User Post: Y-E-S, My Daughter Can Be a Cheerleader if She Wants To

I loved being a cheerleader. There. I said it.

And I would be proud if my daughters wanted to follow in my footsteps and become cheerleaders, too.

I honestly loved it. I cheered for knee-high football leagues from the time I was in elementary school until middle school, and I made the high school freshman squad then spent three years on the Varsity squad. As a senior, I was captain. I spent a ton of years cheering, and I enjoyed every one of them.

I loved the leadership opportunities that cheerleading afforded me. I loved that cheerleading kept me healthy and strong and taught me to work cooperatively--collaboratively--with a group of my peers. I loved the challenge of learning something new, trying out difficult stunts, seeing exciting places, and meeting people from all over our area. I loved feeling like I was a key player in generating spirit for a school I truly adored.

Does that color your perception of me? Does being a cheerleader mean I'm an airhead? Ditsy and easy? A snob? A party girl? Do you have visions of me paying people to write my essays or finish my calculus homework?

Or does it not change the way you view me because you recognize cheerleaders for the athletes they are--hard-working, dedicated young women-and men-whose hours upon hours of practice each week, coupled with weight training and fitness work drives them to competitions all around the country? Gymnasts, dancers, and academics, many of whom earn scholarships to some of the most elite colleges and universities out there.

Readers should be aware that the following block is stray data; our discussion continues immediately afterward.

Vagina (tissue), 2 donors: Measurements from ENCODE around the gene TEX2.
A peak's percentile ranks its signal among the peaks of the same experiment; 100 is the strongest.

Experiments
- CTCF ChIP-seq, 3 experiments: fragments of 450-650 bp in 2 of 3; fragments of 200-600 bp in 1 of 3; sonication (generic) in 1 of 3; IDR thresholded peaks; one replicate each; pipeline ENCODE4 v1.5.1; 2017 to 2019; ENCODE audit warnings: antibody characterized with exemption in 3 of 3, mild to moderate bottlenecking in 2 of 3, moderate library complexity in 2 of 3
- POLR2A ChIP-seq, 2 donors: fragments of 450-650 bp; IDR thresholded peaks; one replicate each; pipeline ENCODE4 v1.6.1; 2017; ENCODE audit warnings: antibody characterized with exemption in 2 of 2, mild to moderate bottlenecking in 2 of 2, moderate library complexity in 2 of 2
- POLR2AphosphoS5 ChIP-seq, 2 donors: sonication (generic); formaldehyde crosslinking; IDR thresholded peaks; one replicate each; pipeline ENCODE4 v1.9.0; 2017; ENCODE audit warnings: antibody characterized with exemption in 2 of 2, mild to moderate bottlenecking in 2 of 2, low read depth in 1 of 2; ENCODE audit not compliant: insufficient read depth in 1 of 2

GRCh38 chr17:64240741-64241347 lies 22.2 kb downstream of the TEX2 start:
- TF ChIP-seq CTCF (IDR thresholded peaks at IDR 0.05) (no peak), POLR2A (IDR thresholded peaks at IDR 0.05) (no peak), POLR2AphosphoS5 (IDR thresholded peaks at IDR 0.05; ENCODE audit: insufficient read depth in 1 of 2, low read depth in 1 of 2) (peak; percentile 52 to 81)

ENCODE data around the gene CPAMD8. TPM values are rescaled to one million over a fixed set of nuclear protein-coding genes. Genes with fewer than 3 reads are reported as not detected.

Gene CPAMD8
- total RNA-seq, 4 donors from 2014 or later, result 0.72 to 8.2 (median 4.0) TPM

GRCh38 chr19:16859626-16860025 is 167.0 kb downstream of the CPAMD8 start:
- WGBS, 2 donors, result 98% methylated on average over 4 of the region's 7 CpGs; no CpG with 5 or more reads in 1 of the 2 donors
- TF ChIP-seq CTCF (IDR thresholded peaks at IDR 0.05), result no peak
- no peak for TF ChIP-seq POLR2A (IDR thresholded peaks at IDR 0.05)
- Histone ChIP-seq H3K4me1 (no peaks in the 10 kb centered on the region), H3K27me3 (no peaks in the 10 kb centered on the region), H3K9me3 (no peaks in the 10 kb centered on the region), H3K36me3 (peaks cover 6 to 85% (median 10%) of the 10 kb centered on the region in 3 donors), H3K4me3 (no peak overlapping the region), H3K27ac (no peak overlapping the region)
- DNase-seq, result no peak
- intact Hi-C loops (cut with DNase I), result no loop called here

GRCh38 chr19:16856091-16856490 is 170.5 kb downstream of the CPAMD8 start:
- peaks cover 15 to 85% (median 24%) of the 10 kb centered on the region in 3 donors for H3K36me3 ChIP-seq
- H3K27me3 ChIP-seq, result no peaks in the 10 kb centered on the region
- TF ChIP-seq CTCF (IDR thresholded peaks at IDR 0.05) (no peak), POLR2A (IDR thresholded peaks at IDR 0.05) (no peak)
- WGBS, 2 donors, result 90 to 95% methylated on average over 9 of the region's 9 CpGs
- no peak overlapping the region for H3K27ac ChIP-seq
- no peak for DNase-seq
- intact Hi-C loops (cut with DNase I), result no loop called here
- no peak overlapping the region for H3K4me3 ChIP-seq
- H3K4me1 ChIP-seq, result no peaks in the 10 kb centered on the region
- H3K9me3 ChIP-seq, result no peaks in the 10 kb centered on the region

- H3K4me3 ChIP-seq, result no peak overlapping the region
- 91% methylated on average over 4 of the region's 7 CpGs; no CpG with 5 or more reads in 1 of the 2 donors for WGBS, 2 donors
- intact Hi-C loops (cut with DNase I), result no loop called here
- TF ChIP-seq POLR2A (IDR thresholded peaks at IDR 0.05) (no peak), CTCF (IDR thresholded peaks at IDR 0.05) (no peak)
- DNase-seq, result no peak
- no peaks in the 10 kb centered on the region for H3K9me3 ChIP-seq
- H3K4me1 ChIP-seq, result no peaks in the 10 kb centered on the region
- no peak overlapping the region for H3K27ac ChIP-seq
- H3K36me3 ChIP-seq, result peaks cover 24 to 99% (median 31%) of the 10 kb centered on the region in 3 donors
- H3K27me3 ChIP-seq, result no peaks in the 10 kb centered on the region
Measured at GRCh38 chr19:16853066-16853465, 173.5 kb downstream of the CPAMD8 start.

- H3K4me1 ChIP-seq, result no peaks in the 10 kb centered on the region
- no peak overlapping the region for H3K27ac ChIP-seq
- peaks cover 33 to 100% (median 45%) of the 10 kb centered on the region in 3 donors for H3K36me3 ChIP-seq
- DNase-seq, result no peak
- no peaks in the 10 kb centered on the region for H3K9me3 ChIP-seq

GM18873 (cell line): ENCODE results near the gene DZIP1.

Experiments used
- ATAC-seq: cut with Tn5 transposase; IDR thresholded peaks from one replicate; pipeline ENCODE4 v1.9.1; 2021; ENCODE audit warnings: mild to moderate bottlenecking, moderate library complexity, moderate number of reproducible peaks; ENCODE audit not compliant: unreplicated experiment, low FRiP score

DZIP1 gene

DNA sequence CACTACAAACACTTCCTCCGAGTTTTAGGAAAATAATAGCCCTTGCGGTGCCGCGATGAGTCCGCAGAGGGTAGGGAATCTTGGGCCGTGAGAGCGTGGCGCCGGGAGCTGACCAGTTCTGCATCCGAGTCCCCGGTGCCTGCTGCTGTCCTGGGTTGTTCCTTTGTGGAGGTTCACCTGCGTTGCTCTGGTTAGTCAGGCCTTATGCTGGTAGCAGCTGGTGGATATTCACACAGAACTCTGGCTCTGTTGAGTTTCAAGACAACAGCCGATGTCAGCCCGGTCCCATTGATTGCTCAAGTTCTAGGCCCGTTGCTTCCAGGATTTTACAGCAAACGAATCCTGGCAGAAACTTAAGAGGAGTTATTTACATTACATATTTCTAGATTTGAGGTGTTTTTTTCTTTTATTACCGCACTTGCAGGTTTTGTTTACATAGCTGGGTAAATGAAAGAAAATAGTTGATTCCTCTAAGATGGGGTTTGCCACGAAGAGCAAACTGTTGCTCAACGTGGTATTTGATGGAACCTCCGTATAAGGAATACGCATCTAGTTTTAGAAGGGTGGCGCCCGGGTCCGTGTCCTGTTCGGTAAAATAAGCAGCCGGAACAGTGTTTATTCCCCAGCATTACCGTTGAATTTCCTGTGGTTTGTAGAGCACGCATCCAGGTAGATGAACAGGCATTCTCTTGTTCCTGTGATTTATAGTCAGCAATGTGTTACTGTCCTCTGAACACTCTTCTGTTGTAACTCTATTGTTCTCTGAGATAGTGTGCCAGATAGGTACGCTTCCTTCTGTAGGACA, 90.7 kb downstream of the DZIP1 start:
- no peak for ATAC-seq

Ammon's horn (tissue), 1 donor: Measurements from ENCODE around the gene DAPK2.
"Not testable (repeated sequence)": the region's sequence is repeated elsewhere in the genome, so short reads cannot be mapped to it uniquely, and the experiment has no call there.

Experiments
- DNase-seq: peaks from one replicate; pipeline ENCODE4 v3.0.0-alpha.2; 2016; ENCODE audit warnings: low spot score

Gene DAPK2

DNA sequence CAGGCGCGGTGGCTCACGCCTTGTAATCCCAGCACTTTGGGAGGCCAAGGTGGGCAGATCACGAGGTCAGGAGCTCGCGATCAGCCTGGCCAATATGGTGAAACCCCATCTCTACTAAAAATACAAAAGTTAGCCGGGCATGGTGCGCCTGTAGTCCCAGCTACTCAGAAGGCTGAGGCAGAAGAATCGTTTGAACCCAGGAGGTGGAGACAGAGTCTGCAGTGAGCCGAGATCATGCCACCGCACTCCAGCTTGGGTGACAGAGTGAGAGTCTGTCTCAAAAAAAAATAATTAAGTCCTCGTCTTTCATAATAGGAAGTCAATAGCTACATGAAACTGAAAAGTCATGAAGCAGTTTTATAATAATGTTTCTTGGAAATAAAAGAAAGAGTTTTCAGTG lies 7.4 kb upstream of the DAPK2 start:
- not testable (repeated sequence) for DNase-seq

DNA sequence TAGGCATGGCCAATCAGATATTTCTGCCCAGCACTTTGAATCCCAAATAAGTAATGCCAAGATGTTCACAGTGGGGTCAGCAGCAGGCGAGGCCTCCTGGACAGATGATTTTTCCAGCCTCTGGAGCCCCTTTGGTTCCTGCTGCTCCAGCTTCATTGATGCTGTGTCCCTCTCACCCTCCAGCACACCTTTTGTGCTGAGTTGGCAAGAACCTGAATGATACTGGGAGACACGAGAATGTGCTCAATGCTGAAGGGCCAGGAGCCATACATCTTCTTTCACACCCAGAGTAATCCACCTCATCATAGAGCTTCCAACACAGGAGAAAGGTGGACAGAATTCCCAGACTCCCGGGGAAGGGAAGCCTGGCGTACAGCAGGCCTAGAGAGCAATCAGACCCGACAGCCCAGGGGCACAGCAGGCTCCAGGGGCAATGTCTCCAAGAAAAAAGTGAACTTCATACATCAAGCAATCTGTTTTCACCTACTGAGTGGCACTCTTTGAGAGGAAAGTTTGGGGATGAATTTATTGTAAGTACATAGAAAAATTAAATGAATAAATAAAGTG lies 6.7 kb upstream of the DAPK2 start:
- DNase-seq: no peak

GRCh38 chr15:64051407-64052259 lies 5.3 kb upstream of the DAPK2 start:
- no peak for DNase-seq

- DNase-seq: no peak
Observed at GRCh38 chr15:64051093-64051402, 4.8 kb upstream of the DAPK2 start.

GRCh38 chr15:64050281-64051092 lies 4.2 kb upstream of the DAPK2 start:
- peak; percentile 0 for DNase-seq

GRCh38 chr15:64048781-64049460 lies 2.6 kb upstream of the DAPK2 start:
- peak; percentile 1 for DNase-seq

I took my 6 year-old daughter to a cheerleading competition here in November. Living in the suburbs of Washington, DC, the level of competition far surpasses what I remember in my own high school in back in the Keystone state. My daughter and I were in awe at the skills and talent of the teams, and we talked about the time, effort, and energy every person must have put into practice in order to become as good as they were. My daughter was was starry-eyed and said she wanted to be a cheerleader and wanted to be as good as girls on the teams we saw. She begged for a cheerleading birthday party, she wanted to watch other competitions, and she hoped to someday learn how to do their complicated twists and flips.

It's not necessarily my dream for her-or my other daughter-to follow in my footsteps, in any aspect of their lives, let alone cheerleading. But should either of them want to work hard to be the athletes, gymnasts, dancers, and leaders in their schools that cheerleading requires, that's fine with me. Like every parent I know, I'm doing my best at the most difficult job out there, so if my girls can make it to high school as confident, self-assured, and responsible young women who find value in working as a part of a team-any team-I'd be proud.

I plan on cheering them on from the sidelines no matter what game they're playing on the field.

Amy Mascott is a proud member of the Yahoo! Mother Board and shares the ways she sneaks a little bit of learning into her three kids' days at teach mama. Join her-and tons of other talented teachers and parents--at we teach, or tweet with her at @teachmama.

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